Skip to content

Cancer Health Center

Font Size

Cancer Screening Overview (PDQ®): Screening - Health Professional Information [NCI] - Cancer Screening

Cancer Incidence and Mortality

In 2013, an estimated 1,660,290 people in the United States will be diagnosed with cancer, and 580,350 will die of cancer.[1] Estimates of the premature deaths that could have been avoided through screening vary from 3% to 35%, depending on a variety of assumptions. Beyond the potential for avoiding death, screening may reduce cancer morbidity since treatment for earlier-stage cancers is often less aggressive than that for more advanced-stage cancers.

Recommended Related to Cancer

Potential Roles for the Family Caregiver

Caregivers of cancer patients are expected to function broadly, providing direct care, assistance with activities of daily living, case management, emotional support, companionship, and medication supervision.[1] Caregivers of cancer patients generally undertake multifaceted responsibilities for tasks such as the following:[2] Administrative tasks (case management, management of insurance claims, bill payment). Instrumental tasks (accompanying the cancer patient to medical appointments; running...

Read the Potential Roles for the Family Caregiver article > >

Several potential harms must be considered against any potential benefit of screening for cancer.[2] Although most cancer screening tests are noninvasive or minimally invasive, some involve small risks of serious complications that may be immediate (e.g., perforation with colonoscopy) or delayed (e.g., potential carcinogenesis from radiation). Another harm is the false-positive test result, which may lead to anxiety and unnecessary invasive diagnostic procedures. These invasive diagnostic procedures carry higher risks of serious complications. A less familiar harm is overdiagnosis, i.e., the diagnosis of a condition that would not have become clinically significant had it not been detected by screening. This harm is becoming more common as screening tests become more sensitive at detecting tiny tumors. Finally, a false-negative screening test may falsely reassure an individual with subsequent clinical signs or symptoms of cancer and thereby actually delay diagnosis and effective treatment.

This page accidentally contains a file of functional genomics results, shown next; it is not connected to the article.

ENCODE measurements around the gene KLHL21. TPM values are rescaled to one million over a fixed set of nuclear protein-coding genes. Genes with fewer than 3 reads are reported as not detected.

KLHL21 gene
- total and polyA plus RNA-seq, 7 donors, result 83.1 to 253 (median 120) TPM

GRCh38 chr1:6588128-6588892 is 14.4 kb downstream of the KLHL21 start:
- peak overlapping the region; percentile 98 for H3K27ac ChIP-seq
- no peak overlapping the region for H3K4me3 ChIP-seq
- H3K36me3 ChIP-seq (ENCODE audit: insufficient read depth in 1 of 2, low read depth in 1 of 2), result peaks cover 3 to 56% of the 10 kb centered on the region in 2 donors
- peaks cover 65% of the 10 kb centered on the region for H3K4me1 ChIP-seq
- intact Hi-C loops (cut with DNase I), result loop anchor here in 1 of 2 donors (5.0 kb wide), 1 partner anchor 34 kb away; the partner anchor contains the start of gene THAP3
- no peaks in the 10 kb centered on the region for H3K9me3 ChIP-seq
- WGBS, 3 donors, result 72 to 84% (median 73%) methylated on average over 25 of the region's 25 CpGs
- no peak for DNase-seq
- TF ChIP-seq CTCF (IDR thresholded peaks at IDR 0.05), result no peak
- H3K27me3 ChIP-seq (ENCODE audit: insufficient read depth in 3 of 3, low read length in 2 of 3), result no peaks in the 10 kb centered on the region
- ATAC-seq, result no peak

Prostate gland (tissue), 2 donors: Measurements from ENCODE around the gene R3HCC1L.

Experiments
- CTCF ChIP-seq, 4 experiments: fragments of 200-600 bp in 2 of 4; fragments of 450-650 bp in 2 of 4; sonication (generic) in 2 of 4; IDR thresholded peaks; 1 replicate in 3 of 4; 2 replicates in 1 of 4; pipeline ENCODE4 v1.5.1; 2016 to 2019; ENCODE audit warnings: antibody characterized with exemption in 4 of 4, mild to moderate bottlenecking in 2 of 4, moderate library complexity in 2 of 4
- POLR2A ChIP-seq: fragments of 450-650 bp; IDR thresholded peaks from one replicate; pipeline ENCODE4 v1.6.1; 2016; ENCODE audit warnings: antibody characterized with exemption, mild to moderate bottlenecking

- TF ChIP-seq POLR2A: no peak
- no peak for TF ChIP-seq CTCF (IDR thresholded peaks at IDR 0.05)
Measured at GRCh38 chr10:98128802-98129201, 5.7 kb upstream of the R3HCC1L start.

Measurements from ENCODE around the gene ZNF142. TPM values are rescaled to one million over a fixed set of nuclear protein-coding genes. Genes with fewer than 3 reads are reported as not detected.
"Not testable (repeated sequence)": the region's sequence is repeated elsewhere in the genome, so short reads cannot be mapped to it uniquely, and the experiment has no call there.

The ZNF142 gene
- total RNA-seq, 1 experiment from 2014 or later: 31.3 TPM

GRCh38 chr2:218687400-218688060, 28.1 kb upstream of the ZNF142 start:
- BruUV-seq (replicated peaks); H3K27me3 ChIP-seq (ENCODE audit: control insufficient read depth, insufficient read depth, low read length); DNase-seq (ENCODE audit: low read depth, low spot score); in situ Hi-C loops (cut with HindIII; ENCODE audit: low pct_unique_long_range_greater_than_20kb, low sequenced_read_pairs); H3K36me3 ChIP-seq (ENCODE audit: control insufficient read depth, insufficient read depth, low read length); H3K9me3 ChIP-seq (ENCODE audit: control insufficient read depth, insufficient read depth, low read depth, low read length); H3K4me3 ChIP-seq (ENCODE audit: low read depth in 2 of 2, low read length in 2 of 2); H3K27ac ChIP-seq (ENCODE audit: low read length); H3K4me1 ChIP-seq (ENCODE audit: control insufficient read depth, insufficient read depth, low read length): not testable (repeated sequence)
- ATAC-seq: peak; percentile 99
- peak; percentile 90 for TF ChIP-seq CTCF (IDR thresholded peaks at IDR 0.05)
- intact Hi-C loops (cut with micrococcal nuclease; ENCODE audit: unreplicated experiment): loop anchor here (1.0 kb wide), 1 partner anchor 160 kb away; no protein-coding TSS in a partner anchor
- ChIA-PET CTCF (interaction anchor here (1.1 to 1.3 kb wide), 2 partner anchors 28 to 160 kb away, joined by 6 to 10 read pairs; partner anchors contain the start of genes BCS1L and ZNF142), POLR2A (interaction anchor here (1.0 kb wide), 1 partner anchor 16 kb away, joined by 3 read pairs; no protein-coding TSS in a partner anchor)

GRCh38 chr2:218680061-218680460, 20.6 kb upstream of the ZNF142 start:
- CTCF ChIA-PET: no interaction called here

A 2009 publication of preliminary results of a cancer screening project in Japan using multiple whole-body screening technologies illustrates clearly the problems of false-positive screening results and potential overdiagnosis.[3]

The project enrolled 1,217 healthy volunteers, aged 35 years and older between August 2003 and July 2004. The volunteers were employees of Hamamatsu Photonics K.K. and affiliated companies in Japan. Participants participated in a company-wide health insurance program and most received mandatory annual employee's health check-ups , including chest x-ray, fecal occult blood (FOB) testing, upper gastrointestinal series, and mammography screening for many years. Twenty applicants with a prior history of cancer were excluded, leaving 1,197 participants in the evaluation. All enrollees could be considered at low risk for screen-detected cancer.[3]

    1|2|3|4|5|6|7|8|9|10|11
    Next Article:

    Today on WebMD

    Colorectal cancer cells
    A common one in both men and women.
    Lung cancer xray
    See it in pictures, plus read the facts.
     
    sauteed cherry tomatoes
    Fight cancer one plate at a time.
    Ovarian cancer illustration
    Do you know the symptoms?
     
    Jennifer Goodman Linn self-portrait
    Blog
    what is your cancer risk
    HEALTH CHECK
     
    colorectal cancer treatment advances
    Video
    breast cancer overview slideshow
    SLIDESHOW
     
    prostate cancer overview
    SLIDESHOW
    lung cancer overview slideshow
    SLIDESHOW
     
    ovarian cancer overview slideshow
    SLIDESHOW
    Actor Michael Douglas
    Article